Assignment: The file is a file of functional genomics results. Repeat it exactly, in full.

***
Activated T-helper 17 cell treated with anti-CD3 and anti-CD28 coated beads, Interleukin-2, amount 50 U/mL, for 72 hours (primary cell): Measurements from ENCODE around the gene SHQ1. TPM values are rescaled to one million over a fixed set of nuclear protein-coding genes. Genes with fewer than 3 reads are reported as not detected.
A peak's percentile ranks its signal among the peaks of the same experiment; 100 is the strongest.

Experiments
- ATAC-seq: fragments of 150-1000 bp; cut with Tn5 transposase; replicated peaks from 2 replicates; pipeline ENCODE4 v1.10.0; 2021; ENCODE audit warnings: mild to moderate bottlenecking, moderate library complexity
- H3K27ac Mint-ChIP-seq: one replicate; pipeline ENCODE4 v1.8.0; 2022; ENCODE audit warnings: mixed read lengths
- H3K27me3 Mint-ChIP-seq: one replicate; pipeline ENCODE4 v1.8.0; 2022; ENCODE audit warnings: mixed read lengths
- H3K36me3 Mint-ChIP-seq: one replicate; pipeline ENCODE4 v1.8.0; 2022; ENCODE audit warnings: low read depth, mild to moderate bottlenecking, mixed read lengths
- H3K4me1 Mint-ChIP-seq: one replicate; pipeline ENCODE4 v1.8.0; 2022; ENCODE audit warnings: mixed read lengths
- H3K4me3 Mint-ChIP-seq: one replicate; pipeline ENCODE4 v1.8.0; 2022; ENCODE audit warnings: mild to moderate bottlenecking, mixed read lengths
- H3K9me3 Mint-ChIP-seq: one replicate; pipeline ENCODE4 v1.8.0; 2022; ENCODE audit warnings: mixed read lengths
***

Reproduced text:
Activated T-helper 17 cell treated with anti-CD3 and anti-CD28 coated beads, Interleukin-2, amount 50 U/mL, for 72 hours (primary cell): Measurements from ENCODE around the gene SHQ1. TPM values are rescaled to one million over a fixed set of nuclear protein-coding genes. Genes with fewer than 3 reads are reported as not detected.
A peak's percentile ranks its signal among the peaks of the same experiment; 100 is the strongest.

Experiments
- ATAC-seq: fragments of 150-1000 bp; cut with Tn5 transposase; replicated peaks from 2 replicates; pipeline ENCODE4 v1.10.0; 2021; ENCODE audit warnings: mild to moderate bottlenecking, moderate library complexity
- H3K27ac Mint-ChIP-seq: one replicate; pipeline ENCODE4 v1.8.0; 2022; ENCODE audit warnings: mixed read lengths
- H3K27me3 Mint-ChIP-seq: one replicate; pipeline ENCODE4 v1.8.0; 2022; ENCODE audit warnings: mixed read lengths
- H3K36me3 Mint-ChIP-seq: one replicate; pipeline ENCODE4 v1.8.0; 2022; ENCODE audit warnings: low read depth, mild to moderate bottlenecking, mixed read lengths
- H3K4me1 Mint-ChIP-seq: one replicate; pipeline ENCODE4 v1.8.0; 2022; ENCODE audit warnings: mixed read lengths
- H3K4me3 Mint-ChIP-seq: one replicate; pipeline ENCODE4 v1.8.0; 2022; ENCODE audit warnings: mild to moderate bottlenecking, mixed read lengths
- H3K9me3 Mint-ChIP-seq: one replicate; pipeline ENCODE4 v1.8.0; 2022; ENCODE audit warnings: mixed read lengths